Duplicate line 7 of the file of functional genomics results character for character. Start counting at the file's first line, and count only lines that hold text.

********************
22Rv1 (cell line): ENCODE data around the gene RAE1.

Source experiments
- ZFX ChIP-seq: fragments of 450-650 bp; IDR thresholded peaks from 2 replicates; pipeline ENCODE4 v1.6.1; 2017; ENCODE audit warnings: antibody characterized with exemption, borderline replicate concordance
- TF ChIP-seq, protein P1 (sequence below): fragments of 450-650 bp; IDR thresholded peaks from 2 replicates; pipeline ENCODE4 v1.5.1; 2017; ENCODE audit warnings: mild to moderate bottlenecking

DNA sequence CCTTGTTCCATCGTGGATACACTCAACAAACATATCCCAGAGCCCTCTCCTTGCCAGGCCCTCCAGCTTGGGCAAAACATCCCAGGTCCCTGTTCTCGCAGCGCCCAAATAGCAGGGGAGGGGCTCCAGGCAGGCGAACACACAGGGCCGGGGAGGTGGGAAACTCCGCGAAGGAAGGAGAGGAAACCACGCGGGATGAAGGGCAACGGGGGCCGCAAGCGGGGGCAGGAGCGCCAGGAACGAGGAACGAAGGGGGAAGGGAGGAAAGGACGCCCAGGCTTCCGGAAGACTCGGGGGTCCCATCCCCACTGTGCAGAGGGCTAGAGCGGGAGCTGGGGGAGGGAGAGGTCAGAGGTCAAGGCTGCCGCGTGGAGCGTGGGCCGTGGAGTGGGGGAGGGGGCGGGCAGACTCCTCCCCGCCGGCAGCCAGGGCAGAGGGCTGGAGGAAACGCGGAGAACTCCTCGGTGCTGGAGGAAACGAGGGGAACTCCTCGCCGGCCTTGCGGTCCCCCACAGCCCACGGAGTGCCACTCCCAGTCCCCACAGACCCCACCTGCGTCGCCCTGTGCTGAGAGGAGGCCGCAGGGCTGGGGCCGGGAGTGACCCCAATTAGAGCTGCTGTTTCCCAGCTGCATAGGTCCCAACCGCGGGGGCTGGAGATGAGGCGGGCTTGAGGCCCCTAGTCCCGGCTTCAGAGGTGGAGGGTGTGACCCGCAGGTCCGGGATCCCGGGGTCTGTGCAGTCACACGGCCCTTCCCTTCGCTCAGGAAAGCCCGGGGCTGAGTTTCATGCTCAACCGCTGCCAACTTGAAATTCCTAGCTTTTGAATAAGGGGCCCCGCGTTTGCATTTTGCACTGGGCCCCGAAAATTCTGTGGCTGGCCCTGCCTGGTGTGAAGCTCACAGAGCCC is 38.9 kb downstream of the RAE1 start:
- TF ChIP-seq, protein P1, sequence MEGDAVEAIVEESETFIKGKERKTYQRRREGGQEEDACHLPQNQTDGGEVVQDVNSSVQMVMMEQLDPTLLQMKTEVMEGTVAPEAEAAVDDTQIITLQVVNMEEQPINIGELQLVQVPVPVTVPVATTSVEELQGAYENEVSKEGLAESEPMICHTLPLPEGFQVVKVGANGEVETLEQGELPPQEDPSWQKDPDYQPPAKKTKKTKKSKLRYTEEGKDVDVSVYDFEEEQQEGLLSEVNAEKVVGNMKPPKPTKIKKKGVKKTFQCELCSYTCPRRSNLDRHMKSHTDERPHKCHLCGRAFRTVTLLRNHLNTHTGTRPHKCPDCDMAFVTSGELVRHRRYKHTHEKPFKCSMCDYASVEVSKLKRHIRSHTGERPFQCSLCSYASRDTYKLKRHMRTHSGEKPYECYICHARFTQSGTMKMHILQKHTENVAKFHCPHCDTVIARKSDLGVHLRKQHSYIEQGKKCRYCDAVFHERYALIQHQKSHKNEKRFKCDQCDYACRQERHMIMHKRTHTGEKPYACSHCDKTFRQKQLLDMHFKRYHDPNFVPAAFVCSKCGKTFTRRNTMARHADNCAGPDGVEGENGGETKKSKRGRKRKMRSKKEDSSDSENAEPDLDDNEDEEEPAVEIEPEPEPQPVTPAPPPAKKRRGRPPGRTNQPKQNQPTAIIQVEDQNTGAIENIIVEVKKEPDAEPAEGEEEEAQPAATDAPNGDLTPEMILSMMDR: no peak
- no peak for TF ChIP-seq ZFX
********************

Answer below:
- no peak for TF ChIP-seq ZFX